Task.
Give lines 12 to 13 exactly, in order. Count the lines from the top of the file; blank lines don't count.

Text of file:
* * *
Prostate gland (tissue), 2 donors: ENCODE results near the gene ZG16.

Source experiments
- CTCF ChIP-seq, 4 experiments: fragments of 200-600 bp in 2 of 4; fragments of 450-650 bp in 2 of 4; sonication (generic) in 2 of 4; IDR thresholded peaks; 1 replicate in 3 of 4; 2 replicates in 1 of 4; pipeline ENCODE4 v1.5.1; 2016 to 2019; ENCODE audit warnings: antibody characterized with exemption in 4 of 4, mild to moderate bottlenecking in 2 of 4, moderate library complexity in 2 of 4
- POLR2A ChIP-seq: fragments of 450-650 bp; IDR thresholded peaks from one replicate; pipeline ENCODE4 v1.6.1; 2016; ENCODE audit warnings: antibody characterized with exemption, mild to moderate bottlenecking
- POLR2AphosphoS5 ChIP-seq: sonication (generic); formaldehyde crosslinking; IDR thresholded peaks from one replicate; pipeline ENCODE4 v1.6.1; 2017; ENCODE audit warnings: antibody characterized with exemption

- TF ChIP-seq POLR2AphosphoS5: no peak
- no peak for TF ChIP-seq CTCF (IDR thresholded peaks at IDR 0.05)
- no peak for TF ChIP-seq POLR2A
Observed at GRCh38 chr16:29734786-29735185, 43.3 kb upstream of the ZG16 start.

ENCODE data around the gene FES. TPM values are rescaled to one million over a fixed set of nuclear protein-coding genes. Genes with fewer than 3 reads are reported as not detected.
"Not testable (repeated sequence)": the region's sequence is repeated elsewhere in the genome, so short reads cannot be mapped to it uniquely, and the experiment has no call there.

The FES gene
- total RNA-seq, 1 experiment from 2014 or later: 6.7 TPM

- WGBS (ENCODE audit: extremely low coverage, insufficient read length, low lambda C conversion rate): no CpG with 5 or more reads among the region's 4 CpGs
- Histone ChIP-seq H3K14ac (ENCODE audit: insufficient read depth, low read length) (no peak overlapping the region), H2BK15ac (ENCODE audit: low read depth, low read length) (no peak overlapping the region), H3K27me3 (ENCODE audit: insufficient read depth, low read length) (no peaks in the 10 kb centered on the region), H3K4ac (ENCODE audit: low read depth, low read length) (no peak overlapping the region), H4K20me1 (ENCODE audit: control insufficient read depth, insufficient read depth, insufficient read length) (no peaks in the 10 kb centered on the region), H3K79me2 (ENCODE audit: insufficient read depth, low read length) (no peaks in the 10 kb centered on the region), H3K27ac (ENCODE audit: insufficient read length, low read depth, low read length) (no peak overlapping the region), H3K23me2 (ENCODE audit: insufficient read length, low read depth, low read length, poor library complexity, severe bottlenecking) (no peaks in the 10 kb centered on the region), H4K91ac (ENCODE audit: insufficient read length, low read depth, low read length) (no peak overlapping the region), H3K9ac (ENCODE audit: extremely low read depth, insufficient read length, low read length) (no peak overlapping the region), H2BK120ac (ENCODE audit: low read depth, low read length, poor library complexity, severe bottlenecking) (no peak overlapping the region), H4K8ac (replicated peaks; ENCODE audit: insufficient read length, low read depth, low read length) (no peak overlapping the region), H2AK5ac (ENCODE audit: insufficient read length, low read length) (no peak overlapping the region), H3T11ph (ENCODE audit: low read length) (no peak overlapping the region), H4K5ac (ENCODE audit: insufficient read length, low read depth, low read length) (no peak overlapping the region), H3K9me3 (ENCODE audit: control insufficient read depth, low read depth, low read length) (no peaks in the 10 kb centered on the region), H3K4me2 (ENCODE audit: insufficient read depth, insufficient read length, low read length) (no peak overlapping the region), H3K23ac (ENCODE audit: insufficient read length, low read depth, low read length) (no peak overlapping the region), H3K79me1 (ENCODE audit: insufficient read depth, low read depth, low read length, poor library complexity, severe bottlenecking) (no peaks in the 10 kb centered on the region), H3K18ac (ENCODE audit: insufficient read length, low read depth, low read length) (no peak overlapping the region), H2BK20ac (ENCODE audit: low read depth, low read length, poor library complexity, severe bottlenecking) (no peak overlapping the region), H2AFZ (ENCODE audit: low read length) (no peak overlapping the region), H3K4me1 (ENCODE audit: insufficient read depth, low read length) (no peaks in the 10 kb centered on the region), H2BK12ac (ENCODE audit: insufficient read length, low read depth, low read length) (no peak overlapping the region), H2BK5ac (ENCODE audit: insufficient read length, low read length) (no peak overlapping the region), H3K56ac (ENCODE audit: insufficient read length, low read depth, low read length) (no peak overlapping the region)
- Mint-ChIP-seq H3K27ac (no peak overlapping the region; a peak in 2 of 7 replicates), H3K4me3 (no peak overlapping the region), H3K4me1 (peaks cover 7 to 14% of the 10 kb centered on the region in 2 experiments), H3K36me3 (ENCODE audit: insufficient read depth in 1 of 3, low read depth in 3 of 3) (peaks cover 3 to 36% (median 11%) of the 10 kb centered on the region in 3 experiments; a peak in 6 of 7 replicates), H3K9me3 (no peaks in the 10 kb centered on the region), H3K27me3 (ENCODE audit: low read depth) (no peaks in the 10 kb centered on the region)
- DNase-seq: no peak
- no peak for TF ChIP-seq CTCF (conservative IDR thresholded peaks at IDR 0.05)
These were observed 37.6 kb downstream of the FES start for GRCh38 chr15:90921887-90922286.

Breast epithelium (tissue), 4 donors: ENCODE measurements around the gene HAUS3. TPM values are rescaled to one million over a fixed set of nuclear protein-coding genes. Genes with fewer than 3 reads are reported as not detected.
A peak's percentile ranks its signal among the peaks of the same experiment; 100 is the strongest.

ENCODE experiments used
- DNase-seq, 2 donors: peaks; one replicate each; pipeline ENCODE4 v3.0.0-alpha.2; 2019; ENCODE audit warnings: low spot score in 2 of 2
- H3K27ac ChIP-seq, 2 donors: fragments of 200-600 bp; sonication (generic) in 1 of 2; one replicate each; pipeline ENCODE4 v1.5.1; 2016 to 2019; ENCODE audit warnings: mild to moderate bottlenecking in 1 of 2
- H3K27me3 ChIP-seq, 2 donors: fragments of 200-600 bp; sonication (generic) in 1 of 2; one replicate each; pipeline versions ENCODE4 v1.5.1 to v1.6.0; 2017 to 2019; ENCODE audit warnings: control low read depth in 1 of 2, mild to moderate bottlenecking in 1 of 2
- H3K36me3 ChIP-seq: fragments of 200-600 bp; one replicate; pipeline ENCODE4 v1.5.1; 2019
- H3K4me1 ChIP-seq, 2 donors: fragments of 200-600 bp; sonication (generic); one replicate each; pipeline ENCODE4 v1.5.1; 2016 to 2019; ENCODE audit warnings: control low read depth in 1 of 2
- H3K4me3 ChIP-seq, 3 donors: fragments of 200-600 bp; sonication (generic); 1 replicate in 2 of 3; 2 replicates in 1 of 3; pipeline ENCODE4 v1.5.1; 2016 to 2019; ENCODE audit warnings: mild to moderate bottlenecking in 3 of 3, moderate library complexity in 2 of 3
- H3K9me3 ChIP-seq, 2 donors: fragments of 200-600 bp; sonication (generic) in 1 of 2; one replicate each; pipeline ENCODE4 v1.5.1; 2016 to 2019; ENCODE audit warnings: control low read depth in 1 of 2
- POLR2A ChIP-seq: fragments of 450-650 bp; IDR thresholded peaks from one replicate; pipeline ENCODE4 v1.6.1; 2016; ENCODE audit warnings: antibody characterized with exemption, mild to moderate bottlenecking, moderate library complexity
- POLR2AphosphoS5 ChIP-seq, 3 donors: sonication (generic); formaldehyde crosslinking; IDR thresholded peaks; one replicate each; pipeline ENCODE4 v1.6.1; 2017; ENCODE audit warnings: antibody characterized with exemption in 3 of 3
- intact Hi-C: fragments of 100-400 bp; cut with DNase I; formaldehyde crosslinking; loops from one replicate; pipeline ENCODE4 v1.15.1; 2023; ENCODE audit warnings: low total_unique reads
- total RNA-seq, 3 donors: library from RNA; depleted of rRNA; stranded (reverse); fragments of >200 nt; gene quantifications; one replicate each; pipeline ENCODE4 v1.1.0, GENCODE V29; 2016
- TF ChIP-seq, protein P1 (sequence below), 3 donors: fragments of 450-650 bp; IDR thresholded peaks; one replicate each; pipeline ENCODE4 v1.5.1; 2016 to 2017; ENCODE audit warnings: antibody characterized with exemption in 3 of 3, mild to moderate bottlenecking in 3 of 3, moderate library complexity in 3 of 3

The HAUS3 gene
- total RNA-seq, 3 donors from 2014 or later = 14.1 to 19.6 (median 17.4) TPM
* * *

The FES gene
- total RNA-seq, 1 experiment from 2014 or later: 6.7 TPM